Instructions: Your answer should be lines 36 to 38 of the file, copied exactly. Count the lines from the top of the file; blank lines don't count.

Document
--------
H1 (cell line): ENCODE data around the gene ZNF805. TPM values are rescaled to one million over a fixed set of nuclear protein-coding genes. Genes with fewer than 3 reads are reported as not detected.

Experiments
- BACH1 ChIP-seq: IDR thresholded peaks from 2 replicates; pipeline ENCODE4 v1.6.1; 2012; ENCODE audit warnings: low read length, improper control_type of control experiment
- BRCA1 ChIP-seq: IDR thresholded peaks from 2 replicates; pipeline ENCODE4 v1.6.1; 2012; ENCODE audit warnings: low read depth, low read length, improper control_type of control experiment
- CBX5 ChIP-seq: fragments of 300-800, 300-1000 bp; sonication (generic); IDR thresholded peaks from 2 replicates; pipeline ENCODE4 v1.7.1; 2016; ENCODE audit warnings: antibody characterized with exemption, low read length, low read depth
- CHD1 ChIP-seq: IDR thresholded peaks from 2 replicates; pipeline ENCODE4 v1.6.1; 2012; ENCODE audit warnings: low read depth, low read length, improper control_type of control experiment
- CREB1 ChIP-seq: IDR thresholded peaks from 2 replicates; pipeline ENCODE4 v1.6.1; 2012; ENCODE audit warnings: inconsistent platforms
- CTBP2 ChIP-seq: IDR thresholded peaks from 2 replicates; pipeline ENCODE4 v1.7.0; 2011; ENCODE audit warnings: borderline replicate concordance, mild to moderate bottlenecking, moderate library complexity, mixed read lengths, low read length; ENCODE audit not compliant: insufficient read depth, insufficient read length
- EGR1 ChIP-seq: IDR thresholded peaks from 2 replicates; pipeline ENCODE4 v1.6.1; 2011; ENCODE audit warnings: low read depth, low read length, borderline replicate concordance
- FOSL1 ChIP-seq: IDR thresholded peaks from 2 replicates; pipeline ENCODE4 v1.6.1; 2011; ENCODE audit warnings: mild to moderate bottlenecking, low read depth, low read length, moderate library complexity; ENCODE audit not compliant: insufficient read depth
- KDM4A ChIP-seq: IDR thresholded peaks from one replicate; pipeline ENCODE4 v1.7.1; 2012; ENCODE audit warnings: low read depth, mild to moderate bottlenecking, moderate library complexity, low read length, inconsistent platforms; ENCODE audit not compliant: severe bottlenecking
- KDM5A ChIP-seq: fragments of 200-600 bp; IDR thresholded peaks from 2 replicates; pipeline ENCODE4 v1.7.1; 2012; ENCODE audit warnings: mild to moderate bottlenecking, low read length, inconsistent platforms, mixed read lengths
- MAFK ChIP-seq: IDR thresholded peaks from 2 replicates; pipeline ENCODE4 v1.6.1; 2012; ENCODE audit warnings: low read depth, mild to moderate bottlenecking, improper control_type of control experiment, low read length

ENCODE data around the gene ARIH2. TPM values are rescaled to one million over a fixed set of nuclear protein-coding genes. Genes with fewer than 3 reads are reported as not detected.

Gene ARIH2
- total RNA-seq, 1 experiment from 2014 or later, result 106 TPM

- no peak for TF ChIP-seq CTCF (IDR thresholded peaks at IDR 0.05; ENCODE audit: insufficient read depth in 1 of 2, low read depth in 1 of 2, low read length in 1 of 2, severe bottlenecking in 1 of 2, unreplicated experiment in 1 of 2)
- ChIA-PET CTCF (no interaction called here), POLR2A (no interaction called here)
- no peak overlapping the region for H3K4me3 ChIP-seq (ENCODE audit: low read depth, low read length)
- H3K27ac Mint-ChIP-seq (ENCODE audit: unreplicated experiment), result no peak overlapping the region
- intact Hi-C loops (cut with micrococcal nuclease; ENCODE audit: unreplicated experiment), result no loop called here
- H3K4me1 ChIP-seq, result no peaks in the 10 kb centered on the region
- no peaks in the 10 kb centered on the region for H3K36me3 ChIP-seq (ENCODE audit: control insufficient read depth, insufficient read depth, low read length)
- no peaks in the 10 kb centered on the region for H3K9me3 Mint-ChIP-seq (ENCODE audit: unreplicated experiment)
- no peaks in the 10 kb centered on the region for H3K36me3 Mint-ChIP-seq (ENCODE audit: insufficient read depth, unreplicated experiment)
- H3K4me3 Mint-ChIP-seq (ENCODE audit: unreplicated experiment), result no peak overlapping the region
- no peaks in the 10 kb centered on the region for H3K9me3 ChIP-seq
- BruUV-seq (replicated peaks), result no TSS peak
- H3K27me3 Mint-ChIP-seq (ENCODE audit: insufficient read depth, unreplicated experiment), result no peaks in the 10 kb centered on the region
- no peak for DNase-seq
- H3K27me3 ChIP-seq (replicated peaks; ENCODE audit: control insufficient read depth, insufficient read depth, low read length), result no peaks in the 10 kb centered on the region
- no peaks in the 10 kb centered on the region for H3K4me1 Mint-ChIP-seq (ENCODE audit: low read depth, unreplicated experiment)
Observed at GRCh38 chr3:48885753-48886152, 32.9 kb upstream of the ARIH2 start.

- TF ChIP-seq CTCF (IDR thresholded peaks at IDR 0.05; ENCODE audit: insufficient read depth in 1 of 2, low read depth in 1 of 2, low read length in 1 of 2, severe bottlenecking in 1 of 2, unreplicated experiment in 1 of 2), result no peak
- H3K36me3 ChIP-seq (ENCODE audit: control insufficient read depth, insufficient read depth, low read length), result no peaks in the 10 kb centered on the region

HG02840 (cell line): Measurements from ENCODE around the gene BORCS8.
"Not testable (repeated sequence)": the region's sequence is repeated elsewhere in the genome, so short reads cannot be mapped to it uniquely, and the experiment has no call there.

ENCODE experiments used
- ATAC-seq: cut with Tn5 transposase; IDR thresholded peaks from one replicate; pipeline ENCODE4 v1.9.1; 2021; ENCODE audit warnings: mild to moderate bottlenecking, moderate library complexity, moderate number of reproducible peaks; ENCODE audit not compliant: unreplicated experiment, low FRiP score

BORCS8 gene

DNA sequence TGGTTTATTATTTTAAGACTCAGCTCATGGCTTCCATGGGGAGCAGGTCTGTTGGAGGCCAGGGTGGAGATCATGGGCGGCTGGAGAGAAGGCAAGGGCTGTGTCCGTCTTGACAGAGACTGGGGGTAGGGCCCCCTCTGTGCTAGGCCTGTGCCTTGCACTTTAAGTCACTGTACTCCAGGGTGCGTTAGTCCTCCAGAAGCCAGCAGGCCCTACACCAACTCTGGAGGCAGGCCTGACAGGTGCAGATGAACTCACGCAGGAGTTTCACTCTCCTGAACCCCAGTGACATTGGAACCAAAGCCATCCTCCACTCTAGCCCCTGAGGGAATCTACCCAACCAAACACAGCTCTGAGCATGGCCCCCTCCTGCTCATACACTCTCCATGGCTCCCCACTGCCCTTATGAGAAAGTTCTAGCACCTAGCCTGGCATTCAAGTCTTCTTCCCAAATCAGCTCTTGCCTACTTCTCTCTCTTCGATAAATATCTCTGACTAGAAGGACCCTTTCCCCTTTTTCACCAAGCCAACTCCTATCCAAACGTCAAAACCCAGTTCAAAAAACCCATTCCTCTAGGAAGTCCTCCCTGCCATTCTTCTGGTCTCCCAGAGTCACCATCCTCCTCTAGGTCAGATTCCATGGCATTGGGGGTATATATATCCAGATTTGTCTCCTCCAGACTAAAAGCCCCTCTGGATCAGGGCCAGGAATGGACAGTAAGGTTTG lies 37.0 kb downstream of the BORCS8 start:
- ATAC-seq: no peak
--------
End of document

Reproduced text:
HG02840 (cell line): Measurements from ENCODE around the gene BORCS8.
"Not testable (repeated sequence)": the region's sequence is repeated elsewhere in the genome, so short reads cannot be mapped to it uniquely, and the experiment has no call there.

ENCODE experiments used